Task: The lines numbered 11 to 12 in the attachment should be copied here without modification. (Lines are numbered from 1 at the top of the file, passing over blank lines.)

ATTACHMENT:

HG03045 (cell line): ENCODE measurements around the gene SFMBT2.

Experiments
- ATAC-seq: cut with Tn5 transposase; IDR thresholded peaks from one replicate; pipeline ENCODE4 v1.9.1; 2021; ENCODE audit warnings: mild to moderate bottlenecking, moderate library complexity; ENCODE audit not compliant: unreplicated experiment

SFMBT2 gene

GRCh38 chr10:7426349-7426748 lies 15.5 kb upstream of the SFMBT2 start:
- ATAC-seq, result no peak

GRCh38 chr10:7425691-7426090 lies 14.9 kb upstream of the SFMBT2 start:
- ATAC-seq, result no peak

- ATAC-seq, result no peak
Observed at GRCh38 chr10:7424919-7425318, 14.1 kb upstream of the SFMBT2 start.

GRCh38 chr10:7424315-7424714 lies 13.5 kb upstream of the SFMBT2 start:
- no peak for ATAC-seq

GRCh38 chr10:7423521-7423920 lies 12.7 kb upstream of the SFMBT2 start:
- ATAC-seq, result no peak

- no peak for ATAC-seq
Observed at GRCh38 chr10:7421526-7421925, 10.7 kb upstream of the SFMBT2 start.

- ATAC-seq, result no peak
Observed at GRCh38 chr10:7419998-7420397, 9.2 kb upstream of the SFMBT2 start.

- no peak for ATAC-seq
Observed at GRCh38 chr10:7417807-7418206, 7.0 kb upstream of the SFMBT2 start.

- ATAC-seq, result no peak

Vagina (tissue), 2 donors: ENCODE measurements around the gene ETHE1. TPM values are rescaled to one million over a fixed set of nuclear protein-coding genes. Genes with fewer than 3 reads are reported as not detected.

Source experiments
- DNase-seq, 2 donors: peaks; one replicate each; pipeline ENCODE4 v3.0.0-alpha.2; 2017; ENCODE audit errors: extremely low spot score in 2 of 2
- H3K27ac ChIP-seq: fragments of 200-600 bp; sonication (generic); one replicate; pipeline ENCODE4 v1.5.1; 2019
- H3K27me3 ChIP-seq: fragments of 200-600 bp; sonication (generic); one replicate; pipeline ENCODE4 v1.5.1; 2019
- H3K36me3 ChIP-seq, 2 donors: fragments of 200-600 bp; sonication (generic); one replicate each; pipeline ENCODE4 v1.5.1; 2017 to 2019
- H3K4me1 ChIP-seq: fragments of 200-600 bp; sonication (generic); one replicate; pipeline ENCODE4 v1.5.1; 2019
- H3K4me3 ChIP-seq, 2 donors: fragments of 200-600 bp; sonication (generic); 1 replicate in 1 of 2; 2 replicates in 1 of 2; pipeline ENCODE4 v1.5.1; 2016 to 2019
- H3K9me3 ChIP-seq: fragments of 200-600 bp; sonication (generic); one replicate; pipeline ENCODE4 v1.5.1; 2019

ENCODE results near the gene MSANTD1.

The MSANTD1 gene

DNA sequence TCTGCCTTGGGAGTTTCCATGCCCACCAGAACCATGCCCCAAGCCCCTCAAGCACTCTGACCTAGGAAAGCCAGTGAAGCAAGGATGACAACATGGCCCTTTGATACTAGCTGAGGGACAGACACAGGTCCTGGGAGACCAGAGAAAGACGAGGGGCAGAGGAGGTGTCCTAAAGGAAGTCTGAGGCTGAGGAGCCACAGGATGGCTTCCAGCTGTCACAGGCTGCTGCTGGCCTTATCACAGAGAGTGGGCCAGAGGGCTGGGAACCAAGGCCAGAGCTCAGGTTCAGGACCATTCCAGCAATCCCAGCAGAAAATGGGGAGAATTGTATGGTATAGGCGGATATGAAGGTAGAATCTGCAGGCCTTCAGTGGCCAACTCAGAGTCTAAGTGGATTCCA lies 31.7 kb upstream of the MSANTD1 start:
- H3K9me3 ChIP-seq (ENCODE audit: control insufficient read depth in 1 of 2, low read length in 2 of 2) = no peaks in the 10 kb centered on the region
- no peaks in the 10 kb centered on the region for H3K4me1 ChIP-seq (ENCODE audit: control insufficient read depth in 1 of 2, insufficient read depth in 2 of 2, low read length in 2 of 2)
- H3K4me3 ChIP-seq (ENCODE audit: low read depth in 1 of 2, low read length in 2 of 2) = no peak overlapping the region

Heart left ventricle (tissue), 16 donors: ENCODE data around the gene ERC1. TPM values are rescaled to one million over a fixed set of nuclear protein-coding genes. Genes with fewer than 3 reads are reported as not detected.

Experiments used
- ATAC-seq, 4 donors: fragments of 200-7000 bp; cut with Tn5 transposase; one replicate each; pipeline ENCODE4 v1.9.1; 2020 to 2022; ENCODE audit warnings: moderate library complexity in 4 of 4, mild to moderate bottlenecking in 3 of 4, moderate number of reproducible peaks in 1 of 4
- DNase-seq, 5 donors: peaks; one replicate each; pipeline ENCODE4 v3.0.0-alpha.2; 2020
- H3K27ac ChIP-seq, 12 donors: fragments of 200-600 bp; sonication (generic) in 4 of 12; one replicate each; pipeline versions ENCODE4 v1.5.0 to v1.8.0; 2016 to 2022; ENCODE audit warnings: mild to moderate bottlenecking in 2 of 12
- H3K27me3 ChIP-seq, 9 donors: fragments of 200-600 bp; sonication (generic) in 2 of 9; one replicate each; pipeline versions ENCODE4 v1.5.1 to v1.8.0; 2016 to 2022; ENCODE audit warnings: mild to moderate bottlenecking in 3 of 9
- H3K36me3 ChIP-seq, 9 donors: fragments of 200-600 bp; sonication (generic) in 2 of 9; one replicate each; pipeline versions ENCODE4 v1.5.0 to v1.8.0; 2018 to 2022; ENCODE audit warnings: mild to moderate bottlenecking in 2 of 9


GRCh38 chr10:7424315-7424714 lies 13.5 kb upstream of the SFMBT2 start:
- no peak for ATAC-seq